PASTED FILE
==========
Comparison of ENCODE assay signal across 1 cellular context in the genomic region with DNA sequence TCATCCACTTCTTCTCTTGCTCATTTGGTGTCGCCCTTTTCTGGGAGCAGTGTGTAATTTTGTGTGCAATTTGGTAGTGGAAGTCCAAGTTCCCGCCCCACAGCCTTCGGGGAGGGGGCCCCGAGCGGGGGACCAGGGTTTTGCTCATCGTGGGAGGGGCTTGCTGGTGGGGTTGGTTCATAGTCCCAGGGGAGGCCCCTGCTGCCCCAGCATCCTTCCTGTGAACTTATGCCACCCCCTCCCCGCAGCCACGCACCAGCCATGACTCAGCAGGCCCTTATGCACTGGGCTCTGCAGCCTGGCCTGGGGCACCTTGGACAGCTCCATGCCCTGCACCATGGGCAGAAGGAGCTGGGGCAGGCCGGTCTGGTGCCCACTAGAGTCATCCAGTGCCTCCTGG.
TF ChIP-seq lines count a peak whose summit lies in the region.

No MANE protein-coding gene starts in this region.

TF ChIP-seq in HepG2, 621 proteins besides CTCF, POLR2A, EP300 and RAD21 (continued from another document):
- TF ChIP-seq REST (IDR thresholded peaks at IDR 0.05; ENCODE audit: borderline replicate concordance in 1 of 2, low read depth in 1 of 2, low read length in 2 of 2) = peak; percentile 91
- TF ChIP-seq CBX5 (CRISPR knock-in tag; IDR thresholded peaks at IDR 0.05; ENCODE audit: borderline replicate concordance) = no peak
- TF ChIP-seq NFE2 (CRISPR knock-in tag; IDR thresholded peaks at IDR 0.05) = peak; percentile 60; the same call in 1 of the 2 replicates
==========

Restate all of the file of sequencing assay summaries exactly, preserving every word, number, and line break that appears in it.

Comparison of ENCODE assay signal across 1 cellular context in the genomic region with DNA sequence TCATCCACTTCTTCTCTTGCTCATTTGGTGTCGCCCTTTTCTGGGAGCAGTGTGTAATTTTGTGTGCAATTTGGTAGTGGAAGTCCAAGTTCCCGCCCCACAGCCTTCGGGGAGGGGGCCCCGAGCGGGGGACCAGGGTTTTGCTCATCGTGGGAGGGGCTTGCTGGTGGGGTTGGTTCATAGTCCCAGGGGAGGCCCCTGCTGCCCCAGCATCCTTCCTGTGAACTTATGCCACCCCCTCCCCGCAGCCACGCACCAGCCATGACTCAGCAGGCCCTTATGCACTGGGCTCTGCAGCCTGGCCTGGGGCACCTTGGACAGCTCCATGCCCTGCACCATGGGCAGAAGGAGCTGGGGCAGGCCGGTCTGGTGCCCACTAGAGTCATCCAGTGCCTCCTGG.
TF ChIP-seq lines count a peak whose summit lies in the region.

No MANE protein-coding gene starts in this region.

TF ChIP-seq in HepG2, 621 proteins besides CTCF, POLR2A, EP300 and RAD21 (continued from another document):
- TF ChIP-seq REST (IDR thresholded peaks at IDR 0.05; ENCODE audit: borderline replicate concordance in 1 of 2, low read depth in 1 of 2, low read length in 2 of 2) = peak; percentile 91
- TF ChIP-seq CBX5 (CRISPR knock-in tag; IDR thresholded peaks at IDR 0.05; ENCODE audit: borderline replicate concordance) = no peak
- TF ChIP-seq NFE2 (CRISPR knock-in tag; IDR thresholded peaks at IDR 0.05) = peak; percentile 60; the same call in 1 of the 2 replicates